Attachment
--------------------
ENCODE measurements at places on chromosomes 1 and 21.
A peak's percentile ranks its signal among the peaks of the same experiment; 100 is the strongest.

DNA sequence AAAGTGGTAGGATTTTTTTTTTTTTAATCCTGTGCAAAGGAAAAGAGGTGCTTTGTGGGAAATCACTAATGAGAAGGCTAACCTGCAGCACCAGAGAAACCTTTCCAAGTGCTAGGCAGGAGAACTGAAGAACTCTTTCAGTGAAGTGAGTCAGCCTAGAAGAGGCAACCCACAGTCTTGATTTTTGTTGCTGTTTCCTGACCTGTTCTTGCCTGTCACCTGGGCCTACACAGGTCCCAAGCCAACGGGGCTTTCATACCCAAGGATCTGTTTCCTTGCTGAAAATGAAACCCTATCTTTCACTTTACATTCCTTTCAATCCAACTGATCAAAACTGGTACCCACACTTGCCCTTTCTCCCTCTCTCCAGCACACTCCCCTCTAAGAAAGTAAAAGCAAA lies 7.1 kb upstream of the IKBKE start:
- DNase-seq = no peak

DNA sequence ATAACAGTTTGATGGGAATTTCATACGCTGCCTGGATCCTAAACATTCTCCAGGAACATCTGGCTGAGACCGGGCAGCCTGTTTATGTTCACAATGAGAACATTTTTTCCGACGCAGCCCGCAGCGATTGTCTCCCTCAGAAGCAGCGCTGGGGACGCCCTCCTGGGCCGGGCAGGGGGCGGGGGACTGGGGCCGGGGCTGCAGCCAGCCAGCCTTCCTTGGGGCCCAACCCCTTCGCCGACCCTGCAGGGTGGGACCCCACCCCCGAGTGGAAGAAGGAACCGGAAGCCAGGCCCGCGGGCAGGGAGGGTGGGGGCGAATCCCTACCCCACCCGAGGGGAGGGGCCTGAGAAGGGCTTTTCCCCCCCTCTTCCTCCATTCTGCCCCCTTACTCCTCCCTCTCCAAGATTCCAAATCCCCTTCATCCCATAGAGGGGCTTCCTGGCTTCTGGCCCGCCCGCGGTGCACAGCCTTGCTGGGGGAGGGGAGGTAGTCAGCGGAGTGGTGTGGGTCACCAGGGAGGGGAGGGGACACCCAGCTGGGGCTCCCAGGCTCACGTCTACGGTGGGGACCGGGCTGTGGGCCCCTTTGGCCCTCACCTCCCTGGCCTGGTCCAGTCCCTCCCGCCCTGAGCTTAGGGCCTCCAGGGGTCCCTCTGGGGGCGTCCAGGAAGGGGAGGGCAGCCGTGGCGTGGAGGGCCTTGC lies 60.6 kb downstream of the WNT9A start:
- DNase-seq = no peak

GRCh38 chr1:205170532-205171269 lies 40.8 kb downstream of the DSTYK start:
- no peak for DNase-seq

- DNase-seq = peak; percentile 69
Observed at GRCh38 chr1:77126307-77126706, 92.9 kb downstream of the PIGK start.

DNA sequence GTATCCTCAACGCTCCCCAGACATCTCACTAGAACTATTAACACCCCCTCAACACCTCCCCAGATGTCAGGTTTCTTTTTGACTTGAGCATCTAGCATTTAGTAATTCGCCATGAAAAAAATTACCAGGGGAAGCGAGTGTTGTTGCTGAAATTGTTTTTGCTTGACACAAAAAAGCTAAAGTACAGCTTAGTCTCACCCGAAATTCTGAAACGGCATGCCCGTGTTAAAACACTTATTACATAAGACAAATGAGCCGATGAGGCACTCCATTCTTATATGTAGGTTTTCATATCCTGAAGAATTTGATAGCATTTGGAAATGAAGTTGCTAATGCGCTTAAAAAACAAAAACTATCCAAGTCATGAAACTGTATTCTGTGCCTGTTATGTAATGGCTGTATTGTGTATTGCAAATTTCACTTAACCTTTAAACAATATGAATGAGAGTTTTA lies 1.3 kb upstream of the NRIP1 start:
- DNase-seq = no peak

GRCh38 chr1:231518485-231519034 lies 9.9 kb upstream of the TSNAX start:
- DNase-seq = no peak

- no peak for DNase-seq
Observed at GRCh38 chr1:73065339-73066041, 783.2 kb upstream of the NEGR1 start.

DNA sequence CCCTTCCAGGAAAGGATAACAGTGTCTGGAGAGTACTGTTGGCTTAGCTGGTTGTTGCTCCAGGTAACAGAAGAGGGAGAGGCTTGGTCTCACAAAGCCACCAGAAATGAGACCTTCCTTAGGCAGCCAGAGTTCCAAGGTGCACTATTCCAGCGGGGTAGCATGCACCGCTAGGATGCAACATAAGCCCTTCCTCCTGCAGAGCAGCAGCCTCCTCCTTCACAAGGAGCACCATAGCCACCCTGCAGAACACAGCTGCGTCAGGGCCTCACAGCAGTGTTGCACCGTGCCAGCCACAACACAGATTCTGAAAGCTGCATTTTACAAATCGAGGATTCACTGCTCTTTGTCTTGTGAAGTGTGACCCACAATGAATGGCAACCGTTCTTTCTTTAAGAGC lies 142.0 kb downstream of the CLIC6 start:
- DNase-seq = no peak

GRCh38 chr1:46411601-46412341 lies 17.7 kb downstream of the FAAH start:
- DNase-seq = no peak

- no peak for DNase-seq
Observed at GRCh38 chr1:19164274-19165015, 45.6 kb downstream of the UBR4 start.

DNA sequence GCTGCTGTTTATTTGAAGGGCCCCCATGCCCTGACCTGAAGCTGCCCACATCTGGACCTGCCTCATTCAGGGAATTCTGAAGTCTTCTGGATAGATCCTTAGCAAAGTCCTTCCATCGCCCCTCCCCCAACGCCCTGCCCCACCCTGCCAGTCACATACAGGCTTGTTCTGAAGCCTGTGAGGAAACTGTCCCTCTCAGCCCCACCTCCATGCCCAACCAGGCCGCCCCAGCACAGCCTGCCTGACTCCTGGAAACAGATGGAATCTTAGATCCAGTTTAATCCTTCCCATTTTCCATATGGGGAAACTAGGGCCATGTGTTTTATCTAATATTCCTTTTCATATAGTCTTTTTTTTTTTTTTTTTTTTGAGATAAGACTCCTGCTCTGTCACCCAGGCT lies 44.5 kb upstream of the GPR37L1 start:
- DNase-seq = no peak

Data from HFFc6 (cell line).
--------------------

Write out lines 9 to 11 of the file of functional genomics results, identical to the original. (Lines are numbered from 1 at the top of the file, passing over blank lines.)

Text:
- DNase-seq = peak; percentile 69
Observed at GRCh38 chr1:77126307-77126706, 92.9 kb downstream of the PIGK start.

DNA sequence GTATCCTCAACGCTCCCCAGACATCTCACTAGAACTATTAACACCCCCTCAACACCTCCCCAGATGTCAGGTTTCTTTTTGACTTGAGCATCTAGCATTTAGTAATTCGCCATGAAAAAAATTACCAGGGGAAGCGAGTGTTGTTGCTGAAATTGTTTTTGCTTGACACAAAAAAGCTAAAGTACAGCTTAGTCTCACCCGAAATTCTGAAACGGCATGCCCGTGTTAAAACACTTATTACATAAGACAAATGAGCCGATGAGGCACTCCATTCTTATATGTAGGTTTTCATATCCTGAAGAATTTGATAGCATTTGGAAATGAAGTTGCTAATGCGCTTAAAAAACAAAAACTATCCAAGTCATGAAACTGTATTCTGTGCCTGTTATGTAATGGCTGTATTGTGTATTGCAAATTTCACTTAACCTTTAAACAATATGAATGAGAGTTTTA lies 1.3 kb upstream of the NRIP1 start: